This spring, high-poverty schools that haven’t yet adopted the
— which allows them to serve breakfast and lunch free to all students — will have a new opportunity to elect it for next year. Our new guide explains how key stakeholders like parent organizations, teachers, and others can promote the option among educators and school nutrition administrators. Schools that learn about the benefits of community eligibility will be hard-pressed to pass up the opportunity to simplify their programs and better prepare their students to learn.
Schools in high-poverty neighborhoods face special challenges. Their students often lack many of life’s basics, including nutritious meals. By eliminating the need for these schools to collect and process individual meal applications, community eligibility ensures that unnecessary paperwork doesn’t get in the way of giving needy children two nutritious meals every school day. Educators are among the option’s biggest proponents (see here and here) because they know that hungry children struggle to learn.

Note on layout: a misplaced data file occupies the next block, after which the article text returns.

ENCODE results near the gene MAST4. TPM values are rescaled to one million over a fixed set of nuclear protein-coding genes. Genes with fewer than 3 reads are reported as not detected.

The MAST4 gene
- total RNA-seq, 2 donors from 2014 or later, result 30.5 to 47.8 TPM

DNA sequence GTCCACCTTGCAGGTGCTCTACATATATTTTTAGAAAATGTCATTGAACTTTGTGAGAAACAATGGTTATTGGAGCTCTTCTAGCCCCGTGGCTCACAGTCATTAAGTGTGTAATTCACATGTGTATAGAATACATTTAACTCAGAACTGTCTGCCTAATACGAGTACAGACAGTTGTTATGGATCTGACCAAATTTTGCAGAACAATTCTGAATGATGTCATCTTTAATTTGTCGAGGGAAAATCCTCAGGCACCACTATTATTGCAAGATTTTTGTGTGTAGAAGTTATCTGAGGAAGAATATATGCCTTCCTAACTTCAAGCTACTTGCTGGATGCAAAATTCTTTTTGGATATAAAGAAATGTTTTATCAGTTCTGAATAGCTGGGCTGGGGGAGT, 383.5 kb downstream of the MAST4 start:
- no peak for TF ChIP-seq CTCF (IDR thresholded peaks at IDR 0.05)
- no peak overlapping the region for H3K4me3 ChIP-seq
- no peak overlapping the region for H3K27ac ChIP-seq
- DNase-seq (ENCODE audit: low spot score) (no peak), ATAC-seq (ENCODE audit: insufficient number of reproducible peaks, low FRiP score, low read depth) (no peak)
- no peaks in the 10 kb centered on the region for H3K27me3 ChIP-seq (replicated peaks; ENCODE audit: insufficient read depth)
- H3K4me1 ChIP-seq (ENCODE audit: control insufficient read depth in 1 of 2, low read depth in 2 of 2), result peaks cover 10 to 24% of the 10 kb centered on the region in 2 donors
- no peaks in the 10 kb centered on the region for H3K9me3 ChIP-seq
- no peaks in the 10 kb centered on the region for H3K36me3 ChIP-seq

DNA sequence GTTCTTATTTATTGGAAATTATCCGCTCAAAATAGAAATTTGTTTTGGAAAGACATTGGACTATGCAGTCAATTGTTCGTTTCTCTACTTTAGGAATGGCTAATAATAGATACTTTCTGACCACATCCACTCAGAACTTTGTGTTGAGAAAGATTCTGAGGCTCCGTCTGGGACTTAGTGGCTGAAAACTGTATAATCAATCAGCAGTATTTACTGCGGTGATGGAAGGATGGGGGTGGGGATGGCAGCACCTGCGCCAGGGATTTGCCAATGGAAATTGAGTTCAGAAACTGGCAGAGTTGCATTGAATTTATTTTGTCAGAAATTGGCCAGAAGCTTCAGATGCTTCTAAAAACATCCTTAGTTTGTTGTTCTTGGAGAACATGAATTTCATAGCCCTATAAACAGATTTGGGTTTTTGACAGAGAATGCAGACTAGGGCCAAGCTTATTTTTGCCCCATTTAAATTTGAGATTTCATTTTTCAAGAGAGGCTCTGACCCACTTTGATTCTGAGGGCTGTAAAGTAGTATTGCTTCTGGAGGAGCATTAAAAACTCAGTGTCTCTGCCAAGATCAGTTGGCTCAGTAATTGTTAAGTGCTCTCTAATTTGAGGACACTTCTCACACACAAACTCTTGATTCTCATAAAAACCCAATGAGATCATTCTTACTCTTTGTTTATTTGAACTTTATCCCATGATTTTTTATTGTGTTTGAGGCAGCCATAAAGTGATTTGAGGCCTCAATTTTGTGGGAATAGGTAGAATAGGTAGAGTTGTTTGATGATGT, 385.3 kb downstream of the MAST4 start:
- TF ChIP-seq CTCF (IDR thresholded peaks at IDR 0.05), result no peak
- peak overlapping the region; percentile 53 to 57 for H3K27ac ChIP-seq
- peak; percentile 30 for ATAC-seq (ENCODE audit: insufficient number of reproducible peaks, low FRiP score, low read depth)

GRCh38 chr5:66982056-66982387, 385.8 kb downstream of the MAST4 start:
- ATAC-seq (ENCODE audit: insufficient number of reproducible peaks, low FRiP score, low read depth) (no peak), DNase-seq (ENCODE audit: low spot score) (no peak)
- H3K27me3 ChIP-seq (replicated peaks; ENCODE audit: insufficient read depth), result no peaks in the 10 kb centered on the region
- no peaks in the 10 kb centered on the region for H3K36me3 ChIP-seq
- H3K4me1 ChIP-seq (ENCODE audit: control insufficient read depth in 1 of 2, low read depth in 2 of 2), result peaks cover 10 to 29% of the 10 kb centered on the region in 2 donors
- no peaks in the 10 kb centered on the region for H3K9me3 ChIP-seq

More than 6.6 million children in more than 14,000 schools benefit from community eligibility, which became available nationwide this school year. But about half of eligible schools don’t use it, which means thousands of schools in poor communities and millions of low-income students are missing out.
States must publish by May 1 a list of districts and schools eligible to adopt community eligibility, but most schools and districts will know before then whether they’ll likely be eligible. School districts have until June 30 to decide whether to implement it in some or all eligible schools. Over the next few months, community leaders, child advocates, and policymakers can help spread the word about this powerful tool for high-poverty schools to ensure that their students are well fed and ready to learn.